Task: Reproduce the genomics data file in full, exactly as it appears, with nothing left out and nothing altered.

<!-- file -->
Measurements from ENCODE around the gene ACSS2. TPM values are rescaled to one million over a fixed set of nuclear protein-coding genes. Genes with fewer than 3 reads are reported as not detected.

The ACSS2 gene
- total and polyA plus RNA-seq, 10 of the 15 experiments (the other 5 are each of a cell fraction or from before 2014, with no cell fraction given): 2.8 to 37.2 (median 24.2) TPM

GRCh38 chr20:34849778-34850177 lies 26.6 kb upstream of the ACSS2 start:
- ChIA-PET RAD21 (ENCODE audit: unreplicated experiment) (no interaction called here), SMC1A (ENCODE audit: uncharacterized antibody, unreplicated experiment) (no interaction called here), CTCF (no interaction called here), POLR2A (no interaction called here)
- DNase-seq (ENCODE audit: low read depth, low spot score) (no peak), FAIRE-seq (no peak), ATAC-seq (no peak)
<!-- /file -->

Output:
Measurements from ENCODE around the gene ACSS2. TPM values are rescaled to one million over a fixed set of nuclear protein-coding genes. Genes with fewer than 3 reads are reported as not detected.

The ACSS2 gene
- total and polyA plus RNA-seq, 10 of the 15 experiments (the other 5 are each of a cell fraction or from before 2014, with no cell fraction given): 2.8 to 37.2 (median 24.2) TPM

GRCh38 chr20:34849778-34850177 lies 26.6 kb upstream of the ACSS2 start:
- ChIA-PET RAD21 (ENCODE audit: unreplicated experiment) (no interaction called here), SMC1A (ENCODE audit: uncharacterized antibody, unreplicated experiment) (no interaction called here), CTCF (no interaction called here), POLR2A (no interaction called here)
- DNase-seq (ENCODE audit: low read depth, low spot score) (no peak), FAIRE-seq (no peak), ATAC-seq (no peak)